The Perfect Campsite
It Can’t Be Far Now
By Karlene Bayok Edwards
I can’t remember much about that week-long trip we took in 1983, other than the deer eating our soap.
It was just dusk, we were gathered around the fire roasting marshmallows, when suddenly four deer—two does and two yearlings—edged so close we could almost touch them. Not moving, almost forgetting to blink, we watched until they disappeared into the aspen and pine surrounding our campsite.
While I don’t remember much about the camping, I do remember the hours my father searched for a very special campsite he remembered—a campsite so perfect that no other would do.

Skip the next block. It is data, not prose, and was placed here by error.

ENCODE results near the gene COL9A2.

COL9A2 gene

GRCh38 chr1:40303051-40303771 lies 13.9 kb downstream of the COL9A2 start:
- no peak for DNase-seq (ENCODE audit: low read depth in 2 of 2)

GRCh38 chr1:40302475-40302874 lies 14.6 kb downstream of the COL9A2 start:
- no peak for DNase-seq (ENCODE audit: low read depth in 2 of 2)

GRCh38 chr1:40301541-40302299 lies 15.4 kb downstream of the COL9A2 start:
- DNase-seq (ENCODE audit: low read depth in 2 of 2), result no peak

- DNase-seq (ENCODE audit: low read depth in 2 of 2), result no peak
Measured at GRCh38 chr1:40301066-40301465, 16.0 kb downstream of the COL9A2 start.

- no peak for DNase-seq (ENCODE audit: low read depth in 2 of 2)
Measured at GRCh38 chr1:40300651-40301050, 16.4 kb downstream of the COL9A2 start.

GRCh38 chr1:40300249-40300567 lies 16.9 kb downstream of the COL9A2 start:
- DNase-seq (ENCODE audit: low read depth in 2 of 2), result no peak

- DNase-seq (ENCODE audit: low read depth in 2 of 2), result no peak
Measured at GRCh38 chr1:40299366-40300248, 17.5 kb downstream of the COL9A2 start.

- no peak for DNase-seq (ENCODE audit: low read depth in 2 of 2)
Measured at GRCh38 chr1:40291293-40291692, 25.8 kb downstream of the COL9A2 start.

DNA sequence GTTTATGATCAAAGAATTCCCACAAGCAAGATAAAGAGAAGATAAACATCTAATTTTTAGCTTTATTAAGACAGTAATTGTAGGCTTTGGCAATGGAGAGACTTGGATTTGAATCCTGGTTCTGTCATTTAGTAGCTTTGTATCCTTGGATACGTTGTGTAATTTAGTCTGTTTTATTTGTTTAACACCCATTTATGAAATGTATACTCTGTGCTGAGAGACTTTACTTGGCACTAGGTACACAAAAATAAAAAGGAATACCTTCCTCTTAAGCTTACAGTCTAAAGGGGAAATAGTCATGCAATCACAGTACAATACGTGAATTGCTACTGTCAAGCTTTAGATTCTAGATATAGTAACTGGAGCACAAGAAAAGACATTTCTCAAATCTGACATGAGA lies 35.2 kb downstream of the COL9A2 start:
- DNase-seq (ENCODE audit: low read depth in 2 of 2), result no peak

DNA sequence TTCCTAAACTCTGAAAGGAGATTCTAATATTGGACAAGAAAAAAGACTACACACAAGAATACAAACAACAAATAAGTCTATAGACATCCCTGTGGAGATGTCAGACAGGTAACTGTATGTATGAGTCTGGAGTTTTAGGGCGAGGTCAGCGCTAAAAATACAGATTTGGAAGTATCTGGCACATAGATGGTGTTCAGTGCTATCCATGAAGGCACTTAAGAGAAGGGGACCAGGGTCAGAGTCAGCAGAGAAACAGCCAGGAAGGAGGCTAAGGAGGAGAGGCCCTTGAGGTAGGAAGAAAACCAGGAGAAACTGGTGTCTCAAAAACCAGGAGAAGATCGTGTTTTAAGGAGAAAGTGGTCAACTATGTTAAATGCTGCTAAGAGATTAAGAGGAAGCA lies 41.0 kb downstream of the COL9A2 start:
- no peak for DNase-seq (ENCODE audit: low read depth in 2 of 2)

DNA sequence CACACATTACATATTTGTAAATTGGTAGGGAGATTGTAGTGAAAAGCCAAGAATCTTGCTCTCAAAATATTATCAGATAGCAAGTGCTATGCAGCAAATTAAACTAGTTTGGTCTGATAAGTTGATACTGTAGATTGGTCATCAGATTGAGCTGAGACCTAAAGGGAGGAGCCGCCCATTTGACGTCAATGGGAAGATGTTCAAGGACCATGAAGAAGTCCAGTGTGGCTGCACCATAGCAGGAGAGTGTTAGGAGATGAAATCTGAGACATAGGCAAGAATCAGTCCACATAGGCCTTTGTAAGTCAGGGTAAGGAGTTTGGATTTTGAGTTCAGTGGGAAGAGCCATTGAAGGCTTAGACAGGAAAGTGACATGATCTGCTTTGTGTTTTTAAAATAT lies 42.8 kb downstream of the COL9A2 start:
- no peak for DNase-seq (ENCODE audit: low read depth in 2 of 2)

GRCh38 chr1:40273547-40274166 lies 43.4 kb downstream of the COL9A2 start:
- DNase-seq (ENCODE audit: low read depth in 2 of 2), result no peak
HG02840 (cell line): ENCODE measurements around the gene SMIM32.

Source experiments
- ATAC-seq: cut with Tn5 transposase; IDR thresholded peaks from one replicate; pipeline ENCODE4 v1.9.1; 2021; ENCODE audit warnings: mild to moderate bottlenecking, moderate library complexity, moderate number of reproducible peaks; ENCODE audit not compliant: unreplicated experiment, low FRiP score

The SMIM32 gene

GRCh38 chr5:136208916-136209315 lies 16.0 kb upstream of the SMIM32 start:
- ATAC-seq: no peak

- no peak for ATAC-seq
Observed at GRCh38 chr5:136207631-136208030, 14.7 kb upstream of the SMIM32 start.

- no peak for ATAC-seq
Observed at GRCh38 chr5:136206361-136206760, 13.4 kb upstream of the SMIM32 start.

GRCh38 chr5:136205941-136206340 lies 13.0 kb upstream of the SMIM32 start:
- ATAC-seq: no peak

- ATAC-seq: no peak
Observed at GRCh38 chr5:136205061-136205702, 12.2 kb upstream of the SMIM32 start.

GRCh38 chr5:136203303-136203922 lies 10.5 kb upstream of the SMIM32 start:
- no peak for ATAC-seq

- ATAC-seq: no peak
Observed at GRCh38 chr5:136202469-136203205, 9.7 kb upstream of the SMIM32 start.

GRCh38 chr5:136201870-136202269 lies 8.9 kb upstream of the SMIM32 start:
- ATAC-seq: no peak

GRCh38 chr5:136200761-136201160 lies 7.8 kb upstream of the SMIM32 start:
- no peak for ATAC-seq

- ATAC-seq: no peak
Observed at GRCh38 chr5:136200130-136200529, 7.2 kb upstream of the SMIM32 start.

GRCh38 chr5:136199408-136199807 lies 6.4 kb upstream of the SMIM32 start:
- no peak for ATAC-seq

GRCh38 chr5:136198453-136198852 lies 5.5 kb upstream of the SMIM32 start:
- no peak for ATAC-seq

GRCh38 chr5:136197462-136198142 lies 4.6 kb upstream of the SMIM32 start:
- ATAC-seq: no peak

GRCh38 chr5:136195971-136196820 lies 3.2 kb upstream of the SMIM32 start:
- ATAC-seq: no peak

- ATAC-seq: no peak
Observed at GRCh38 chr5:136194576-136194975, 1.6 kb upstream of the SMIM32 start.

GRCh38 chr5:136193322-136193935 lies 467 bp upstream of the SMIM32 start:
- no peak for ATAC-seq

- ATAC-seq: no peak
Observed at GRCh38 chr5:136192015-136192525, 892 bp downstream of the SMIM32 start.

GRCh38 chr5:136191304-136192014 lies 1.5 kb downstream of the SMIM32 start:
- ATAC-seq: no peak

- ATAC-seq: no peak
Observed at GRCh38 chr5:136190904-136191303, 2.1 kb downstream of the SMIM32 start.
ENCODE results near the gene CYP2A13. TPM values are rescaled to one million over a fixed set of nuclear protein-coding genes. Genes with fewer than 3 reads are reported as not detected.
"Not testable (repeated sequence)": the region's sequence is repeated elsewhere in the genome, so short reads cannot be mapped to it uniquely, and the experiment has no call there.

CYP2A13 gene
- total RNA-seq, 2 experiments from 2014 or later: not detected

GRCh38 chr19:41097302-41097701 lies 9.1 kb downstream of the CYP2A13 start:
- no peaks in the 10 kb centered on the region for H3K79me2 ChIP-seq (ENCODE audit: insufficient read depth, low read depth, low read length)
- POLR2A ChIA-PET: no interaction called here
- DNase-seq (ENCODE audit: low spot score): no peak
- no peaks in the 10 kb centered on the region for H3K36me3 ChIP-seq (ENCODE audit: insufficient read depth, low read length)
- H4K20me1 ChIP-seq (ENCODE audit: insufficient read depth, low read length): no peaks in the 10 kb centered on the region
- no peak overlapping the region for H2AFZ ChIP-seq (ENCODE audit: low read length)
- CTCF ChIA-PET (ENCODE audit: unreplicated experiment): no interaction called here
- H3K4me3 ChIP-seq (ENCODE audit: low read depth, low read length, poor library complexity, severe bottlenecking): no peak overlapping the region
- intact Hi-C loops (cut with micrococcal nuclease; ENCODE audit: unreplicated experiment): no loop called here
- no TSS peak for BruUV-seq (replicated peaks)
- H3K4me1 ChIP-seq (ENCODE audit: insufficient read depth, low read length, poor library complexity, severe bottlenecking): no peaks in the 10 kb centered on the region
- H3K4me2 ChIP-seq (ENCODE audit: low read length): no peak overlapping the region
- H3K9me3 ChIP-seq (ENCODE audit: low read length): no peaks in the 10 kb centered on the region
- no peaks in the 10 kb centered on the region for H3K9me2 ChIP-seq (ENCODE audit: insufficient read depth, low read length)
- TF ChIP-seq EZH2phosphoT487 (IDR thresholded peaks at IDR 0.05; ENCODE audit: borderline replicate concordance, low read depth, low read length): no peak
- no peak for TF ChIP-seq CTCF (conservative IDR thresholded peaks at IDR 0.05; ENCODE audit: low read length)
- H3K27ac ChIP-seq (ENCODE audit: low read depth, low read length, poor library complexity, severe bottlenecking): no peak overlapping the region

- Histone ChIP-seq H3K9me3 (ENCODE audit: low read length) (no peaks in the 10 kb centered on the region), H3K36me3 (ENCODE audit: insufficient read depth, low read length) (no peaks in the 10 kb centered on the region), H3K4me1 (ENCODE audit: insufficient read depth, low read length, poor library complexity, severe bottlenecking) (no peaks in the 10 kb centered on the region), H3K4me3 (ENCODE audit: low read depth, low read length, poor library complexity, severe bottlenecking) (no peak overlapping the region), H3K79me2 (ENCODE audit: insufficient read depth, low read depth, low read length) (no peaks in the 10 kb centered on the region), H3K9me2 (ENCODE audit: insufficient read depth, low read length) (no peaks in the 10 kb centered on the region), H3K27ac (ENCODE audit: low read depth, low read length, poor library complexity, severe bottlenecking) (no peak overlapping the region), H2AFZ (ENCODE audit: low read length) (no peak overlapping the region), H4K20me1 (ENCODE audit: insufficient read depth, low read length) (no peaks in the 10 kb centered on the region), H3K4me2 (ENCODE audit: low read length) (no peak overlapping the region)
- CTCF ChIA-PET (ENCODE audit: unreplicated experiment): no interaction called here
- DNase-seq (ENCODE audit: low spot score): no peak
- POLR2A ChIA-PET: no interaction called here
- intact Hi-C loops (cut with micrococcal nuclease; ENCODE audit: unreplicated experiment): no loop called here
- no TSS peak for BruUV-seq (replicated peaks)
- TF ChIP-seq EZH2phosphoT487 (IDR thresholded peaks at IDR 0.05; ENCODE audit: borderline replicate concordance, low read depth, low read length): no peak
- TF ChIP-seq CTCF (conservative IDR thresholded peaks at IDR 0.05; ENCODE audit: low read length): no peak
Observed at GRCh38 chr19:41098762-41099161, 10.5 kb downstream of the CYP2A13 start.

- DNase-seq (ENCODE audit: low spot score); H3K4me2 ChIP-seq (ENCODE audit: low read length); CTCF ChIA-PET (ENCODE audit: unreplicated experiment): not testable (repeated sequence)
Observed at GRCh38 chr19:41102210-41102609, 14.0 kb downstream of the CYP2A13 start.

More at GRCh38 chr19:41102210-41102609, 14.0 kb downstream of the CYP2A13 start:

Our journey began Friday morning (not nearly as early as Dad wanted) when Mother, Dad, my husband, and I left Boise in a campervan, headed for the Payette National Forest. We climbed steadily, following the curves of the snowmelt-swollen Payette River, until abruptly the engine quit, leaving Dad with just enough power to find a wide spot in the road to pull over.
My father could do anything with wood, horses, and gardens, but knew little about engines. He didn’t even learn to drive until after the war, when he was thirty-three years old. On country roads, he drove as if on horseback, pointing the car in the general direction he wanted to go and correcting course only when necessary. Meanwhile, he watched for wildlife.